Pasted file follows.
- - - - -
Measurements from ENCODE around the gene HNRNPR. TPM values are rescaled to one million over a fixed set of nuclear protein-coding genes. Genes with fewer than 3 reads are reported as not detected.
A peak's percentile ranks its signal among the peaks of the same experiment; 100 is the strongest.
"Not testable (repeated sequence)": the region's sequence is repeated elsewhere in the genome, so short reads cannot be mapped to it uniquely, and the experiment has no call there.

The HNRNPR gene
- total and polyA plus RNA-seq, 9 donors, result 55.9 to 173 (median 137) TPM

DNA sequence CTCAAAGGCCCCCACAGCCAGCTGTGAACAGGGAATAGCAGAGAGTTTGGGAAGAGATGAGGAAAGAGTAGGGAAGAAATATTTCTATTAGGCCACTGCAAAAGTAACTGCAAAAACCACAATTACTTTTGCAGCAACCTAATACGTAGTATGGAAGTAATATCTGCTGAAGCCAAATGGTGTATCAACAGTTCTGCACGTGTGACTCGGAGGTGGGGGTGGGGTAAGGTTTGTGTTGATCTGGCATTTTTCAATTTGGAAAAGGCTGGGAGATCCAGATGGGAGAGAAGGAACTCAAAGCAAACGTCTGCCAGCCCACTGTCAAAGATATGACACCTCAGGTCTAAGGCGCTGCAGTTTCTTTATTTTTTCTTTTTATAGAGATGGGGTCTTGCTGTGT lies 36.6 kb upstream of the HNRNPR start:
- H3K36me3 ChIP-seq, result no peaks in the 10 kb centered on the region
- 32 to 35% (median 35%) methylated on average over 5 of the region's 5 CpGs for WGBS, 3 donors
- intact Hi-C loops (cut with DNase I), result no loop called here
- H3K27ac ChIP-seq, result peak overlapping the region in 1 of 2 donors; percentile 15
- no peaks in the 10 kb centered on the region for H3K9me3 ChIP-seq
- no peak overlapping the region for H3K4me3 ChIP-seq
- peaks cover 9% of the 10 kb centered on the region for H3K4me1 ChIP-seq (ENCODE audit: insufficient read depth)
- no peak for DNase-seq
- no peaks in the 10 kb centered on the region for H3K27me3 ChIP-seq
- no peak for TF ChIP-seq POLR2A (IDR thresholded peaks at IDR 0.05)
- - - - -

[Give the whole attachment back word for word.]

Measurements from ENCODE around the gene HNRNPR. TPM values are rescaled to one million over a fixed set of nuclear protein-coding genes. Genes with fewer than 3 reads are reported as not detected.
A peak's percentile ranks its signal among the peaks of the same experiment; 100 is the strongest.
"Not testable (repeated sequence)": the region's sequence is repeated elsewhere in the genome, so short reads cannot be mapped to it uniquely, and the experiment has no call there.

The HNRNPR gene
- total and polyA plus RNA-seq, 9 donors, result 55.9 to 173 (median 137) TPM

DNA sequence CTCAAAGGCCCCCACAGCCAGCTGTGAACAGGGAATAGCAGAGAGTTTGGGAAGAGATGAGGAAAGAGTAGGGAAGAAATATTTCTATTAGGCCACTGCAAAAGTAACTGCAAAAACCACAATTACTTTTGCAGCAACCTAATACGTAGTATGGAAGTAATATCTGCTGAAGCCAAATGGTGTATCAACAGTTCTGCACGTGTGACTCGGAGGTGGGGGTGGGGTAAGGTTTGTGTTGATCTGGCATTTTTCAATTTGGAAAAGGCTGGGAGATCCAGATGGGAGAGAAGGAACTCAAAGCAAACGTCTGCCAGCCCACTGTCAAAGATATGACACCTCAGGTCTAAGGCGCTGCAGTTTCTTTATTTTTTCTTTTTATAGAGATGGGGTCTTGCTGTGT lies 36.6 kb upstream of the HNRNPR start:
- H3K36me3 ChIP-seq, result no peaks in the 10 kb centered on the region
- 32 to 35% (median 35%) methylated on average over 5 of the region's 5 CpGs for WGBS, 3 donors
- intact Hi-C loops (cut with DNase I), result no loop called here
- H3K27ac ChIP-seq, result peak overlapping the region in 1 of 2 donors; percentile 15
- no peaks in the 10 kb centered on the region for H3K9me3 ChIP-seq
- no peak overlapping the region for H3K4me3 ChIP-seq
- peaks cover 9% of the 10 kb centered on the region for H3K4me1 ChIP-seq (ENCODE audit: insufficient read depth)
- no peak for DNase-seq
- no peaks in the 10 kb centered on the region for H3K27me3 ChIP-seq
- no peak for TF ChIP-seq POLR2A (IDR thresholded peaks at IDR 0.05)